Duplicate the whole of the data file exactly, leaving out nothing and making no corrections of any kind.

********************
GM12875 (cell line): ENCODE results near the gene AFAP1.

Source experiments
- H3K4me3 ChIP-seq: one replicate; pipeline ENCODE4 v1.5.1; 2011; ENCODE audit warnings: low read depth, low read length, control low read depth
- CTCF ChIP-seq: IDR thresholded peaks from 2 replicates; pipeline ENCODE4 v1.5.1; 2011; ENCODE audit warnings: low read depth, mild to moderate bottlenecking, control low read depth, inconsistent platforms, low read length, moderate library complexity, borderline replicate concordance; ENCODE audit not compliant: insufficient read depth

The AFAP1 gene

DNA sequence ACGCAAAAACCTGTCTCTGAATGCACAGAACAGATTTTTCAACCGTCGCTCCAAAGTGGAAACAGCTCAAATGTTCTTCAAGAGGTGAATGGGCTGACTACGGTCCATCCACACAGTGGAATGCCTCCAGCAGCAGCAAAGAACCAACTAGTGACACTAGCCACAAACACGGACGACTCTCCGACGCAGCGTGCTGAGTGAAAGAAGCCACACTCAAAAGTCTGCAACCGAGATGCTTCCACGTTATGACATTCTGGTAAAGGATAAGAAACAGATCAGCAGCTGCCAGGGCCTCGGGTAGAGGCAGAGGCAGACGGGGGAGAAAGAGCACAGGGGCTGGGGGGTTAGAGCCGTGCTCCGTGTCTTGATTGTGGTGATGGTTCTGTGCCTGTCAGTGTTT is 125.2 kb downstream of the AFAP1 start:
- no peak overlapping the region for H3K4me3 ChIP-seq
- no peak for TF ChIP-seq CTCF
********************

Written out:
GM12875 (cell line): ENCODE results near the gene AFAP1.

Source experiments
- H3K4me3 ChIP-seq: one replicate; pipeline ENCODE4 v1.5.1; 2011; ENCODE audit warnings: low read depth, low read length, control low read depth
- CTCF ChIP-seq: IDR thresholded peaks from 2 replicates; pipeline ENCODE4 v1.5.1; 2011; ENCODE audit warnings: low read depth, mild to moderate bottlenecking, control low read depth, inconsistent platforms, low read length, moderate library complexity, borderline replicate concordance; ENCODE audit not compliant: insufficient read depth

The AFAP1 gene

DNA sequence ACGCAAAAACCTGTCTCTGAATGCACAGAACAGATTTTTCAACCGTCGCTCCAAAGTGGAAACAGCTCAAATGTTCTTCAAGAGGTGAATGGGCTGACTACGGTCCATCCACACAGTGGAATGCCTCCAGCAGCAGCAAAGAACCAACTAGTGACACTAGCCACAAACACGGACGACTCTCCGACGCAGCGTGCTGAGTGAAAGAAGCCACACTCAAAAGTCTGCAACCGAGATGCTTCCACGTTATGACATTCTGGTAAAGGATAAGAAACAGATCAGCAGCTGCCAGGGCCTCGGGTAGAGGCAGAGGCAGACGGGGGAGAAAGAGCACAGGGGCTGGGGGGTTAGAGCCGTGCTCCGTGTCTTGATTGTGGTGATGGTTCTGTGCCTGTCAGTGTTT is 125.2 kb downstream of the AFAP1 start:
- no peak overlapping the region for H3K4me3 ChIP-seq
- no peak for TF ChIP-seq CTCF